Burton approached producer Elliott Kastner for ideas, who consulted MacLean. Most of MacLean's novels had been made into films or were being filmed. Kastner persuaded MacLean to write a new story; six weeks later, he delivered the script of Where Eagles Dare. The title, chosen by Kastner himself,[3] is from Act I, Scene III in William Shakespeare's Richard III: "The world is grown so bad, that wrens make prey where eagles dare not perch". Like virtually all of MacLean's works, Where Eagles Dare features his trademark "secret traitor," who must be unmasked by the end.

Eastwood and Burton reportedly dubbed the film 'Where Doubles Dare' due to the time stand-ins doubled in action sequences.[2] Filming began on January 2, 1968 in Austria and did not conclude until July 1968.[4] Eastwood received a salary of $800,000 while Burton received $1,200,000.[4][5] This is one of the first films to use front projection effect.[6] Specifically, this technology enabled filming of the scenes where the actors are on top of the cable car.

Filming[edit]

Historical inaccuracies[edit]

Although Where Eagles Dare is considered to be one of the finest war films of all time,[8] its cinematography and Maclean's screenplay include many historical errors, plot holes and anachronisms. For instance, a helicopter (actually an American Bell 47 that entered U.S. military service in 1946)[9][10] is seen at the start of the film. The Luftwaffe never possessed horizontal-rotor craft able to fly a high ranking General from Berlin to Bavaria, as is evidenced by the dialogue in the film.[11] At the beginning of the film a meeting of Allies in Crete is mentioned, although historically Crete was captured by the Germans in 1941.

Gestapo Major von Hapen is seen throughout the film wearing a pre-1939 black SS Allgemeine-SS uniform.[12] However, by World War II all SS personnel wore the field grey tunic (which all the other SS characters in the film wear).[13] Besides the uniform, Von Hapen's medals include the German Cross, the Iron Cross and the Close Combat Clasp in gold. All are front-line combat decorations that could not have been earned by a uniformed Gestapo agent assigned to Bavaria. The Close Combat Clasp in gold was such a rare decoration (of the 18–20 million soldiers in the Wehrmacht and Waffen-SS only 631 received Gold Class) that fighting troops regarded it with higher esteem than the Knight's Cross of the Iron Cross.[14]

The film also reinvents German military protocol, when the Wehrmacht general addresses the SS commander (colonel) as if he were part of the German Army.[15] The script makes reference to keeping things "within the Army", the major plot point being to avoid Gestapo involvement. But the Waffen-SS and the Gestapo were both agencies of the SS; neither owed any allegiance to the Heer (German Army).

At the film's conclusion, the Allied agents are extricated in a Luftwaffe Ju-52 aircraft, which had an operational range of about 810 miles (1,300 km);[16] a round trip from the UK to Bavaria is at least 1,200 miles (1,900 km).

Reception[edit]

The film earned $6,560,000 in rentals at the North American box office during its first year of release.[17] It was the 13th most popular movie at the US box office and 7th most popular at the UK box office in 1969.[18]

Soundtrack[edit]

Where Eagles Dare
Soundtrack album by Ron Goodwin
Released January 4, 2005
Genre Soundtracks
Film music
Length 74:07
Label Film Score Monthly
Producer Lukas Kendall

The score was composed by Ron Goodwin. A soundtrack was released on Compact Disc in 2005 by Film Score Monthly, of the Silver Age Classics series, in association with Turner Entertainment. It was a two disc release, the first CD being the film music, the second the film music for Operation Crossbow and source music for Where Eagles Dare. The release has been limited to 3000 pressings.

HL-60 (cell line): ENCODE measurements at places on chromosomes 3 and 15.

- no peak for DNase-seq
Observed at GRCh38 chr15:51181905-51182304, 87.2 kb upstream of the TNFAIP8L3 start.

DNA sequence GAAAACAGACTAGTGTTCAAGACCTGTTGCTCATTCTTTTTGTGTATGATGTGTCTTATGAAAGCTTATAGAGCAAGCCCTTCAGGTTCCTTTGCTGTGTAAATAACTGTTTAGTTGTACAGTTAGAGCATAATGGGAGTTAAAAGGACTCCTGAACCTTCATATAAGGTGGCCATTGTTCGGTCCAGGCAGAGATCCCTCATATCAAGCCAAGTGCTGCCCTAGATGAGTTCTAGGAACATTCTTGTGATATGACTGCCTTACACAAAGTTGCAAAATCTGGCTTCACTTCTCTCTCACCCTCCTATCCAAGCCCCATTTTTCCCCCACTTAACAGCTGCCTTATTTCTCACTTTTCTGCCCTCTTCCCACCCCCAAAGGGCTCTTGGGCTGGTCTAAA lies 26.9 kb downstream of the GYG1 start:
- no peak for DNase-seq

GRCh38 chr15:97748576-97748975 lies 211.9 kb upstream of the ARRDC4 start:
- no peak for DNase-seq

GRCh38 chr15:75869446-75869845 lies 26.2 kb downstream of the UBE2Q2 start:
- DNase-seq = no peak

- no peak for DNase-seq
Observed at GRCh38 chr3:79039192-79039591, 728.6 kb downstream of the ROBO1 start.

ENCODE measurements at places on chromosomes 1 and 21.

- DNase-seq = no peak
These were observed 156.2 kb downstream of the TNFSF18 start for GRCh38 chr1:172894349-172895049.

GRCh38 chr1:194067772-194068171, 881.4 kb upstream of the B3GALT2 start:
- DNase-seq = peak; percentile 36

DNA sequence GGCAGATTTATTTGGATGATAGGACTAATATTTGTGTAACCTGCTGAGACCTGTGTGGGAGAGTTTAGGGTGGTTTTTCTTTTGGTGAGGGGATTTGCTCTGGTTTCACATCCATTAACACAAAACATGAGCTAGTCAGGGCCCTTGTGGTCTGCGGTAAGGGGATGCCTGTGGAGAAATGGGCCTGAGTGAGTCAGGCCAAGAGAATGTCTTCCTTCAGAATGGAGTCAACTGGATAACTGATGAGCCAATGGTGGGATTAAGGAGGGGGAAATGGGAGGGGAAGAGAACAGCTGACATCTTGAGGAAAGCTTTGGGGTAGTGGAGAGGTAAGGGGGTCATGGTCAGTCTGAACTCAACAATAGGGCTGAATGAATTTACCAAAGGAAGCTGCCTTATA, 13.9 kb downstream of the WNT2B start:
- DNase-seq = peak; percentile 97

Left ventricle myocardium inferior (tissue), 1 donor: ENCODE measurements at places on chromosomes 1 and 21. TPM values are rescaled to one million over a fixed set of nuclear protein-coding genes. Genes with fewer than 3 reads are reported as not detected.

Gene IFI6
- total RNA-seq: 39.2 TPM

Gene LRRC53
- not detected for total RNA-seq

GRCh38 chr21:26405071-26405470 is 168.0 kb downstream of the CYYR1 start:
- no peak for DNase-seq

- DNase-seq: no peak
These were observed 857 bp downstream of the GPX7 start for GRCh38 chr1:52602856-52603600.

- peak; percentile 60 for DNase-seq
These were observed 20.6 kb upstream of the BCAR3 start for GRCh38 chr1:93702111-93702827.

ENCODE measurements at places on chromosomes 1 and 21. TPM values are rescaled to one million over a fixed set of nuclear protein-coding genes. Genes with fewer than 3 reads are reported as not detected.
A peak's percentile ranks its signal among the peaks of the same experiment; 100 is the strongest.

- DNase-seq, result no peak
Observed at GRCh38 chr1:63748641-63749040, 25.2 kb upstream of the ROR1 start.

Track listing:

Novel[edit]

The principal difference is that the novel is less violent and, in particular, one scene, during the escape from the castle, where Smith saves a German guard from burning to death, presaged the non-lethal thriller vein MacLean explored in his later career. In the novel, the characters are more clearly defined, and slightly more humorous than the fast pace of the film and the grim acting of Burton and Eastwood portrayed. Two characters are differently named in the novel: Ted Berkeley is called Edward Carraciola and Major von Hapen is instead Captain von Brauchitsch. A budding love story between Schaffer and Heidi was also cut.

In the book, the group are flown into Germany on board an RAF Avro Lancaster, whereas in the film they are transported in a Luftwaffe Junkers Ju 52. While in the film, Kramer, Rosemeyer, and Von Hapen are shot to death by Schaffer and Smith, in the novel they are just given high doses of nembutal. In the book all three of Thomas, Carraciola, and Christiansen escape in the cable car with Smith on the roof, whereas in the film one of them is killed by Germans.

References[edit]

Notes

  1. ^ Hughes, p.194
  2. ^ a b "Where Eagles Dare". TCM. Retrieved 2009-11-21. 
  3. ^ "BROADSWORD CALLING DANNY-BOY … the making of WHERE EAGLES DARE". Film Review 1998: republished in The Cellulord is Watching. Retrieved 2013-10-01. 
  4. ^ a b Hughes, pp.191-192
  5. ^ Munn, p. 79
  6. ^ http://www.visual-memory.co.uk/sk/2001a/page2.html
  7. ^ Where Eagles Dare.com (Trivia)
  8. ^ "Where Eagles Dare: No 24 best action and war film of all time". The Guardian. 19 October 2010. Retrieved 23 July 2013. 
  9. ^ "Bell Helicopters". Helicopter History Site.
  10. ^ "Biography of ARTHUR MIDDLETON YOUNG".
  11. ^ Coates, Steve (2002). Helicopters of the Third Reich. Crowborough, UK: Classic Publications Ltd. ISBN 1-903223-24-5. 
  12. ^ Lumsden, Robin. A Collector's Guide To: The Allgemeine – SS, pp 80–84.
  13. ^ Shirer, William (1960). The Rise and Fall of the Third Reich. New York: Simon & Schuster. ISBN 0-671-72868-7. 
  14. ^ Florian Berger (2004), Ritterkreuzträger mit Nahkampfspange in Gold, p.6 ISBN 3-9501307-3-X
  15. ^ Himmler, Heinrich (1937), "Organization and Obligations of the SS and the Police (from National Political Course for the Armed Forces)", in IMT document 1992-A-P, Nazi Conspiracy and Aggression, Washington, DC 1946: USGPO 
  16. ^ Jane 1946, pp. 170–171.
  17. ^ "Big Rental Films of 1969", Variety, 7 January 1970 p 15
  18. ^ "The World's Top Twenty Films." Sunday Times [London, England] 27 Sept. 1970: 27. The Sunday Times Digital Archive. accessed 5 Apr. 2014

Bibliography

External links[edit]